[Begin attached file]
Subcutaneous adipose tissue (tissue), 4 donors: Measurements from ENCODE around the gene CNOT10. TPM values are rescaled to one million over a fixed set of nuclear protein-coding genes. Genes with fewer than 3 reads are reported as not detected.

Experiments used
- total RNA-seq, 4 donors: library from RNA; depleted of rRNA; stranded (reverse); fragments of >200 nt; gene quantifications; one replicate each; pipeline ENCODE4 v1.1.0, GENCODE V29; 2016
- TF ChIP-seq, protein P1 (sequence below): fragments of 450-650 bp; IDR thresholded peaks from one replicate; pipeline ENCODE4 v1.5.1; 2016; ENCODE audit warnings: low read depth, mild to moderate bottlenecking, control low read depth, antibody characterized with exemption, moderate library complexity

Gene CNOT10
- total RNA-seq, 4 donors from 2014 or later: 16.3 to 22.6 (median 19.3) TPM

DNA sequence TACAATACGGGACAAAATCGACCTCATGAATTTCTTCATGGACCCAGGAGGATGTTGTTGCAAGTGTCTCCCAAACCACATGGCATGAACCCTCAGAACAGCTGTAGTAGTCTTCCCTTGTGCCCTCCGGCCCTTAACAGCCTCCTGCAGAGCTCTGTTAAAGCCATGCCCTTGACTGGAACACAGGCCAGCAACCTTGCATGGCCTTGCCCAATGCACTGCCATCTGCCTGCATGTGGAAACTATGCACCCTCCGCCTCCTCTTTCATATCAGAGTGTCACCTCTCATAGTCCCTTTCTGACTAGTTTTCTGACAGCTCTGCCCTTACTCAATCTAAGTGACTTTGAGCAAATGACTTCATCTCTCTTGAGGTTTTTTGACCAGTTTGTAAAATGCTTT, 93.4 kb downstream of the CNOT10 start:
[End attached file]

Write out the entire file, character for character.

Subcutaneous adipose tissue (tissue), 4 donors: Measurements from ENCODE around the gene CNOT10. TPM values are rescaled to one million over a fixed set of nuclear protein-coding genes. Genes with fewer than 3 reads are reported as not detected.

Experiments used
- total RNA-seq, 4 donors: library from RNA; depleted of rRNA; stranded (reverse); fragments of >200 nt; gene quantifications; one replicate each; pipeline ENCODE4 v1.1.0, GENCODE V29; 2016
- TF ChIP-seq, protein P1 (sequence below): fragments of 450-650 bp; IDR thresholded peaks from one replicate; pipeline ENCODE4 v1.5.1; 2016; ENCODE audit warnings: low read depth, mild to moderate bottlenecking, control low read depth, antibody characterized with exemption, moderate library complexity

Gene CNOT10
- total RNA-seq, 4 donors from 2014 or later: 16.3 to 22.6 (median 19.3) TPM

DNA sequence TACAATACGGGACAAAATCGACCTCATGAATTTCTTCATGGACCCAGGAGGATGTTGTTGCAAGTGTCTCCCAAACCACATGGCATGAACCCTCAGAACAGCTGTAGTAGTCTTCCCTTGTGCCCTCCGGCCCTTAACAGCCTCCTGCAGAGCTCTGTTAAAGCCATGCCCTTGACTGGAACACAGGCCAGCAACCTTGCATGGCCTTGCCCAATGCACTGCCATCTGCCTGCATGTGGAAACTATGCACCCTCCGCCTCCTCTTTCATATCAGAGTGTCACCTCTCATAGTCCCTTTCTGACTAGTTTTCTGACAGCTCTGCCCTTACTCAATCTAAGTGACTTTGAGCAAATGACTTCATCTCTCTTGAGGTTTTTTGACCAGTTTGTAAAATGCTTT, 93.4 kb downstream of the CNOT10 start: